FICO® Scores — A Vital Part Of Your Credit Health

Billions of FICO® Scores are used in credit related decisions every year. They can help you qualify for the best loan rates, terms and promotions. Understanding your FICO® Scores and what they mean to you is a critical part of your financial health.

What Your FICO® Scores Mean To You

When you apply for credit — whether for a credit card, auto loan or mortgage — lenders want to know what risk they'd take by loaning you money. To evaluate this risk, lenders will often pull a credit report and credit score.

The most widely used credit scores are FICO® Scores. In fact, FICO® Scores are used in over 90% of U.S. lending decisions1, helping lenders make decisions about extending credit and at what terms and rates. Your FICO® Scores are based on a complex, scientific algorithmic assesment of the information in your credit report.

FICO® Scores provide an unbiased and proven way to evaluate a consumer's credit risk — helping consumers like you obtain credit more quickly and fairly.

Your Credit Decisions Have A Direct Impact On Your Scores

Your FICO® Scores are based on your credit decisions and your credit decisions only — as captured in your credit reports. Every time you open a credit card or make a car payment, you’re adding to your credit history — the very history that FICO® Scores evaluate. Ultimately, it’s up to you to develop healthy, responsible credit habits that will have a positive impact on your FICO® Scores.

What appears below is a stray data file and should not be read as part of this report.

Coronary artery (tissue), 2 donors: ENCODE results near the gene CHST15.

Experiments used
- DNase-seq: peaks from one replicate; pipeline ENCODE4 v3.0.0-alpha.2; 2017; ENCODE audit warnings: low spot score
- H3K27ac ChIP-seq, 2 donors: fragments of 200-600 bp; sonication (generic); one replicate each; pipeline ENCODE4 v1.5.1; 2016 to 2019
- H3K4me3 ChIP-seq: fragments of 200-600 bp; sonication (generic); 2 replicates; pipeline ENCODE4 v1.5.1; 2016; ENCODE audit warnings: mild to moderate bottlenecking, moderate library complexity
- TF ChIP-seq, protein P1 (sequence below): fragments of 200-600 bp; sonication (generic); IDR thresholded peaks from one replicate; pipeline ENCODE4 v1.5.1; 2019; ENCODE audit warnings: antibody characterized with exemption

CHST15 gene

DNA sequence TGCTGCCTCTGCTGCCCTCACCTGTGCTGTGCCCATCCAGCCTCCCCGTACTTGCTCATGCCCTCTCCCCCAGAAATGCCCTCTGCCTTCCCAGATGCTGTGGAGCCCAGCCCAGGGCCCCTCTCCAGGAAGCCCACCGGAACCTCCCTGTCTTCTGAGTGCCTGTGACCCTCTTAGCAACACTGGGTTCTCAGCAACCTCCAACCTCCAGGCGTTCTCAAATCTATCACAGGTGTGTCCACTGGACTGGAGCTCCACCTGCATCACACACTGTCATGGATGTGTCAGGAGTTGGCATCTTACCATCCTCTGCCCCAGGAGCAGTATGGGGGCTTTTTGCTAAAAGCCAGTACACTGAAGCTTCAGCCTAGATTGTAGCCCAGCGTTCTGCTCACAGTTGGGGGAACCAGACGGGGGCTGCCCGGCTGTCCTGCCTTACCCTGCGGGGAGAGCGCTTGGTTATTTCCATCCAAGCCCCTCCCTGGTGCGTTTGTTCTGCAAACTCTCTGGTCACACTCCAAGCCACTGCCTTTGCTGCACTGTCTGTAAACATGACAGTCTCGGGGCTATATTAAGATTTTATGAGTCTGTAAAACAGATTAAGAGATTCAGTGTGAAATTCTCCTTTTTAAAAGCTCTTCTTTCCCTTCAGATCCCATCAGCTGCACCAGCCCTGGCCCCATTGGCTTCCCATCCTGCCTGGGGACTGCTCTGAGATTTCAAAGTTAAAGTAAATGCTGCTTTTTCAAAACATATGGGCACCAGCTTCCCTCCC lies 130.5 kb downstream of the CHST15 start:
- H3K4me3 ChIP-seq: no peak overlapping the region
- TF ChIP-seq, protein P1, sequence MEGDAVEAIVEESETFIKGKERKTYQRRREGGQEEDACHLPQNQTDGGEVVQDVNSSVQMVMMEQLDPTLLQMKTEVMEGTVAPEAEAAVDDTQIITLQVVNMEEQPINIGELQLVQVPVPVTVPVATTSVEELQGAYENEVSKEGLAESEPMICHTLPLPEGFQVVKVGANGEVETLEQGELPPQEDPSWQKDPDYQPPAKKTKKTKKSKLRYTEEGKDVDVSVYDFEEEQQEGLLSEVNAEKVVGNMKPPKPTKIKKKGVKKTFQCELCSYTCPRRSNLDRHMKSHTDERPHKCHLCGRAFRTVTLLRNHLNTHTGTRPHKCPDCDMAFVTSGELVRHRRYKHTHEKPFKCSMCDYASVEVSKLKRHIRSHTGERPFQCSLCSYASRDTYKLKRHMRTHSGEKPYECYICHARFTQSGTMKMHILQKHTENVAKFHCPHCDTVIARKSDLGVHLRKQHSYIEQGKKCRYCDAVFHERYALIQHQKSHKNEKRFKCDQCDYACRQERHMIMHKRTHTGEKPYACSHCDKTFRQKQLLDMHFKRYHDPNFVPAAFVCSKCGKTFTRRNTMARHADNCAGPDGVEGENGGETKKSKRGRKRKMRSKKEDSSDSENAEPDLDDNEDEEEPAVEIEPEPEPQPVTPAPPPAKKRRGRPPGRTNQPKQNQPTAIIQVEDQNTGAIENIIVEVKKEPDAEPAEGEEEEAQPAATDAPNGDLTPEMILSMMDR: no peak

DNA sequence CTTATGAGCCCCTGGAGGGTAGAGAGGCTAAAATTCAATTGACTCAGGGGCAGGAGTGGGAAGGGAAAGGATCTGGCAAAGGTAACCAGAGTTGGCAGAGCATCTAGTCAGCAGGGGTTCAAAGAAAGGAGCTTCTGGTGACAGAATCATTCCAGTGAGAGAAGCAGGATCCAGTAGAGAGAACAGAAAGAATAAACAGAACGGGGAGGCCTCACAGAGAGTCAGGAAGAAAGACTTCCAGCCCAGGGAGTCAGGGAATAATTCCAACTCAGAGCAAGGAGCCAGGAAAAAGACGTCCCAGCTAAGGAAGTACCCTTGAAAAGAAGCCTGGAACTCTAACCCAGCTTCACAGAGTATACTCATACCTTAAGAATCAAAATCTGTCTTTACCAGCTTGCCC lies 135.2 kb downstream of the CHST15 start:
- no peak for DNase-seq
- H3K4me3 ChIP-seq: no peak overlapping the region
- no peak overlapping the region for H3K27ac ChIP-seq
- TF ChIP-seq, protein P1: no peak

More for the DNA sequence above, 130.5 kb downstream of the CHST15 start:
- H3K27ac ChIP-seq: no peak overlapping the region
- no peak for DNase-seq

To even receive a FICO® Score, you have to have enough recent information in your credit report. Generally, that means you must have at least one account that has been open for six months or longer and at least one account that has been reported to the credit bureaus within the last six months. Essentially, you have to be actively using your credit to receive a FICO® Score.

When a FICO® Score is generated, it’s based on five key factors in your credit report.

  1. Payment history (35% of your scores):
    Whether you've paid past credit accounts on time
  2. Amounts owed (30% of your scores):
    The amount of credit and loans you are using
  3. Length of credit history (15% of your scores):
    How long you've had credit
  4. New credit (10% of your scores):
    Frequency of credit inquires and new account openings
  5. Credit mix (10% of your scores):
    The mix of your credit, retail accounts, installment loans, finance company accounts and mortgage loans

Credit bureaus, credit reports and your FICO® Scores

What's a FICO Score

There are three parts to the FICO scoring process: the credit bureaus, your credit reports and your FICO® Scores. Let’s start with the bureaus.

The three major credit bureaus are Equifax, Experian and TransUnion. They house your credit data. When you get a new loan, make or miss payments on loans or use a credit card, it’s common for your lender to report this information to the credit bureaus. The information stored at the credit bureaus is represented in your credit reports.

Your credit reports contain information about your credit history including loans, credit cards, inquiries, payments and more. It’s common for your credit reports to be slightly different at each credit bureau as lenders can report to any, all three or none of the credit bureaus.

Finally, your FICO® Scores are based on the data in your credit reports. When your lender obtains a credit report, they may also request that a FICO® Score be included to help them better understand the information in your report.

Both your credit reports and FICO® Scores can vary from bureau to bureau, and your lender may pull your report and FICO® Scores from any or all three of them.

FICO® Score Versions